Conversations about diversity in the workplace are not new. They’ve been around for at least 30 years, but we’re still talking about diversity like it’s a new thing. Jackson, S. E. (Ed.) cited descriptive case studies from prominent organizations such as Xerox, Digital Equipment, Pacific Bell, American Express, Coopers & Lybrand, and Pepsi-Cola International. The case studies cover international diversity and merging corporate cultures, as well as ethnic, gender, and lifestyle differences (The professional practice series. Diversity in the workplace: Human resources initiatives. New York: Guilford Press, 1992).
Over the last 30 years there has been progress, but serious challenges remain. Thousands of business case cite the reasons that diversity matters, and establishes the ways in which it drives revenue, motivates employees, and fosters innovation. Yet, somehow, it often leads to unsatisfying debates without advancing diversity.
Many large companies invest in diversity efforts and appoint chief diversity officers, yet are frustrated with the inadequate results. Studies have shown that this is often a result of poorly designed plans. Diversity is not just about hiring people who are in a protected class. It is certainly not about excluding those who are not in a protected class. Doing so will be considered reverse discrimination. According to J. Greenberg, “Diversity encompasses race, gender, ethnic group, age, personality, cognitive style, tenure, organizational function, education, background, etc. Diversity not only involves how people perceive themselves, but how they perceive others. Those perceptions affect their interactions. For a wide assortment of employees to function effectively as an organization, human resource professionals need to deal effectively with issues such as communication, adaptability and change.” (http://www.multiculturaladvantage.com/recruit/diversity/diversity-in-the-workplace-benefits-challenges-solutions.asp.)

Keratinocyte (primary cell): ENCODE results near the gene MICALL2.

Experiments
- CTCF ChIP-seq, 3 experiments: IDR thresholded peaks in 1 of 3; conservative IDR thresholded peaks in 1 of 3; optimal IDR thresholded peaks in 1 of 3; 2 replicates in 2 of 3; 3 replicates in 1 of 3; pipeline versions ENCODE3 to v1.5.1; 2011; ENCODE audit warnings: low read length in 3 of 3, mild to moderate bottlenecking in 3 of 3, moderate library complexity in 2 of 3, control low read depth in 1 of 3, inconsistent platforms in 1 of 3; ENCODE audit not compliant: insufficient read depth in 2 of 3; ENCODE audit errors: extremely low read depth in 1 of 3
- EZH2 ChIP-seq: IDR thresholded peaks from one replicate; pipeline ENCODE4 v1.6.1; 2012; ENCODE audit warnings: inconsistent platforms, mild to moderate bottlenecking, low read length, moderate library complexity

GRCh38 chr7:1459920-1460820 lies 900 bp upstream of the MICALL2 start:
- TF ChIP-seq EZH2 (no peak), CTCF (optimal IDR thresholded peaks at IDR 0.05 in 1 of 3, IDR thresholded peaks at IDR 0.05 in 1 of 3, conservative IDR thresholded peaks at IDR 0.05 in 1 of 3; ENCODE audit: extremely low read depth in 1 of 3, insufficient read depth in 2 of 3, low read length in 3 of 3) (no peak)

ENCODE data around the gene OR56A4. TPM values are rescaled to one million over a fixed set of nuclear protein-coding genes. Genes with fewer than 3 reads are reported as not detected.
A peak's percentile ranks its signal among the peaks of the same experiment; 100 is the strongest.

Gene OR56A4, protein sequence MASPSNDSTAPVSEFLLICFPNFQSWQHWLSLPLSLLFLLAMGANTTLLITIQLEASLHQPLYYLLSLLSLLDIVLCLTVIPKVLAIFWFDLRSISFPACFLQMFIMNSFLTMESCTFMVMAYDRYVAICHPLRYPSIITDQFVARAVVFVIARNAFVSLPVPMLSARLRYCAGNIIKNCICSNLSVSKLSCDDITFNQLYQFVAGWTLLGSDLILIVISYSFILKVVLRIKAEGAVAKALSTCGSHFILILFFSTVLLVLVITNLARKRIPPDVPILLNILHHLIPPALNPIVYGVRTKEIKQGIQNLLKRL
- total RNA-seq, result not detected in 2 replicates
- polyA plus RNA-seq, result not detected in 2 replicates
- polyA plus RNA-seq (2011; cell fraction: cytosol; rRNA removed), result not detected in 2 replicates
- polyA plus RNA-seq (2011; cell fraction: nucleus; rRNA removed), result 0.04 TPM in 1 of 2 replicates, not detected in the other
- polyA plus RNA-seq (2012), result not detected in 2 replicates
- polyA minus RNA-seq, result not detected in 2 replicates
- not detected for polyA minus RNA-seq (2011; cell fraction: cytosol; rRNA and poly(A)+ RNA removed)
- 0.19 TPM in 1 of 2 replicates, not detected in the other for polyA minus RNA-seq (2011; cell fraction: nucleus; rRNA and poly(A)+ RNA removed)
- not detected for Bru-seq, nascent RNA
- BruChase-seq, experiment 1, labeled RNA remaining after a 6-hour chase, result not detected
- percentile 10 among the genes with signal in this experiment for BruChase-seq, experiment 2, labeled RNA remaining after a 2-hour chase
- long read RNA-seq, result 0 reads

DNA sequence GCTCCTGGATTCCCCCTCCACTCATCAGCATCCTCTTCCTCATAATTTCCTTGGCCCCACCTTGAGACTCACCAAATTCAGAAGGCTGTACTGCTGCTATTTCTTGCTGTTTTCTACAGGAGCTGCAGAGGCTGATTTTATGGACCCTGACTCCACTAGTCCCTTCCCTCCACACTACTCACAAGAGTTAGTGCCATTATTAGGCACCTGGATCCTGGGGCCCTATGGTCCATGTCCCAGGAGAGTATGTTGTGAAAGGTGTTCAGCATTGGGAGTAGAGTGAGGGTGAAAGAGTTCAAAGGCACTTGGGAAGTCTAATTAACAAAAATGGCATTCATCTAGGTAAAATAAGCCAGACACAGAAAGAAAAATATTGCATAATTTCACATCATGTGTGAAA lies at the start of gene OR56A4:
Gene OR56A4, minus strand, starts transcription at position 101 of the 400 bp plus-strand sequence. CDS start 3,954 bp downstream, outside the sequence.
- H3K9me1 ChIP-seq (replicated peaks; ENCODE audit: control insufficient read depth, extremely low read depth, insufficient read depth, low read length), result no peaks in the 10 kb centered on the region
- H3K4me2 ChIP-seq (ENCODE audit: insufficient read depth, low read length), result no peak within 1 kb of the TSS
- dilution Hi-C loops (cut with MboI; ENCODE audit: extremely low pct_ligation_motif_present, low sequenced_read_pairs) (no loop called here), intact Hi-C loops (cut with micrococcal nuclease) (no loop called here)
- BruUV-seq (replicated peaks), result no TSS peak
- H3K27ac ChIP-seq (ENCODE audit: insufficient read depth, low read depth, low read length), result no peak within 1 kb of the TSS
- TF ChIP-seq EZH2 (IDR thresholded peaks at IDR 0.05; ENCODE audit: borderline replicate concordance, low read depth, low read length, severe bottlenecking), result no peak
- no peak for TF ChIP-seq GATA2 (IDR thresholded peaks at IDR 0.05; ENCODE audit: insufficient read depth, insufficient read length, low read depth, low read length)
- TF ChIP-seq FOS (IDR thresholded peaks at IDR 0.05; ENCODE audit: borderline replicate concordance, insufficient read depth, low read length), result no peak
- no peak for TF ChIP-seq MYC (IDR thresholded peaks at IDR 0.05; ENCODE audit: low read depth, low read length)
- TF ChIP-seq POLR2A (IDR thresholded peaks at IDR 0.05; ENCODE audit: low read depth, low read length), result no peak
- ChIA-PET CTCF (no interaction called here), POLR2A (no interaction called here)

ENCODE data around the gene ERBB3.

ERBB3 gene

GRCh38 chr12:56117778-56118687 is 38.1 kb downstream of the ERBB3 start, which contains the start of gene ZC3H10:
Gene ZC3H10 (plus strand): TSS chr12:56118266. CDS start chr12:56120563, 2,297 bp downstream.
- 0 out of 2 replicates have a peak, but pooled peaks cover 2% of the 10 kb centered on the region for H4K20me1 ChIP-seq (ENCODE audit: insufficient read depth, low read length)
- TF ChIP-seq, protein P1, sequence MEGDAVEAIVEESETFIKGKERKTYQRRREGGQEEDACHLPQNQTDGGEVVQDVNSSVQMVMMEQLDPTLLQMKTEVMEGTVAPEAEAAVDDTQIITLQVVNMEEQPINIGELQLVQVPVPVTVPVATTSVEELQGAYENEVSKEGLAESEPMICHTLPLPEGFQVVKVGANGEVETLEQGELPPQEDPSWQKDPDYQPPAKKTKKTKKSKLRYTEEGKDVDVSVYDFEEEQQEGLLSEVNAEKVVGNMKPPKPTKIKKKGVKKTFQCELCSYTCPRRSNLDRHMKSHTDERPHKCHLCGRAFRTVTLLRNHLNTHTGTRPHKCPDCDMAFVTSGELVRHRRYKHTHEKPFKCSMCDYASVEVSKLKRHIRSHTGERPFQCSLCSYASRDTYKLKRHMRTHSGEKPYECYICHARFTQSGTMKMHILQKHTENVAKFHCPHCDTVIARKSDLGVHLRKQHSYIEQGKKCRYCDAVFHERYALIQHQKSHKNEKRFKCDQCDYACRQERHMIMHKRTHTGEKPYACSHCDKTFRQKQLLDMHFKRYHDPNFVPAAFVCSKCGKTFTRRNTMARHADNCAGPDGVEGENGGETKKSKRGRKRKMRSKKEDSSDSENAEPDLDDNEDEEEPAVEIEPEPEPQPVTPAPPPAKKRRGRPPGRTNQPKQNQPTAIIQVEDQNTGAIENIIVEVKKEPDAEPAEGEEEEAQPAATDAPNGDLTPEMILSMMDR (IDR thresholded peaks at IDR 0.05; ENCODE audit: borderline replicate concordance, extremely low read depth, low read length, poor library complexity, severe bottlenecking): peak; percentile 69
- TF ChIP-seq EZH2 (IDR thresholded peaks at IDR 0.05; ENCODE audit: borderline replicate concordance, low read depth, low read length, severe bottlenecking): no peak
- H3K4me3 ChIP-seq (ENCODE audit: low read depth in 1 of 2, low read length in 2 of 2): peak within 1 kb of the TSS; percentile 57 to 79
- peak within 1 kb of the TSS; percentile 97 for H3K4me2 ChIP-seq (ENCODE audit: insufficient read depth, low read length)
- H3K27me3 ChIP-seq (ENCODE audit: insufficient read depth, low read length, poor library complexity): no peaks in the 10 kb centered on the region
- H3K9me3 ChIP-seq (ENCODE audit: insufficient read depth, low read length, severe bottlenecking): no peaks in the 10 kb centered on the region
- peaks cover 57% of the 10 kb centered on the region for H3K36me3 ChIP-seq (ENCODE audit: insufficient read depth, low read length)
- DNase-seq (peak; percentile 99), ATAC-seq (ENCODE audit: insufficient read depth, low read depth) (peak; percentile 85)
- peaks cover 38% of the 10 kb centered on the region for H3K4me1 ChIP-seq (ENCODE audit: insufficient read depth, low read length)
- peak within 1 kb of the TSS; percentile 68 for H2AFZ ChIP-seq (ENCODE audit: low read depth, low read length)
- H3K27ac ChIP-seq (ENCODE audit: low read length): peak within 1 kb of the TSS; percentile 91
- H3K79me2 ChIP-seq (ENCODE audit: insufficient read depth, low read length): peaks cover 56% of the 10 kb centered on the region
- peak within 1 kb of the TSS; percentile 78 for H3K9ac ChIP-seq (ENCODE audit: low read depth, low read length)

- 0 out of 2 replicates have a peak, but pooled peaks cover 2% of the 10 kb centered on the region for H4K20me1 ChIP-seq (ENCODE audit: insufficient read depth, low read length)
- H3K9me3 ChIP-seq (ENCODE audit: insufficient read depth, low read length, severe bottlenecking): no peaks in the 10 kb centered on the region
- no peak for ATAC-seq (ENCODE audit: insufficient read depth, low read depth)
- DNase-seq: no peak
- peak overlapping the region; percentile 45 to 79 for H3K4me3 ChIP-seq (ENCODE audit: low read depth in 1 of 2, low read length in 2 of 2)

Diversity should be about inclusion and not exclusion. It’s about avoiding stereotypes and biases. It should be about focusing on individual’s strengths and capabilities. Perhaps rather than reinventing the wheel or looking at old formulas for diversity, we need to look at those who succeeded in fostering diversity and explore the reasons for their success. The latest example of the power of inclusiveness can be seen in the 2016 Best Workplaces for Diversity list. Diversity is not just about numbers. It’s not about having an equal number of each group represented. Diversity is about having an inclusive culture where everyone can have a potential to be successful, included, valued, and respected regardless of differences.
#HR #Diversity #Leadership #SHRM #EEO #AffirmativeAction #Tech
With all the various posts on Diversity backlash from Google from last weekend as well as the most recent white supremacy protests this weekend, I was inclined to start my first HR blog post about Diversity.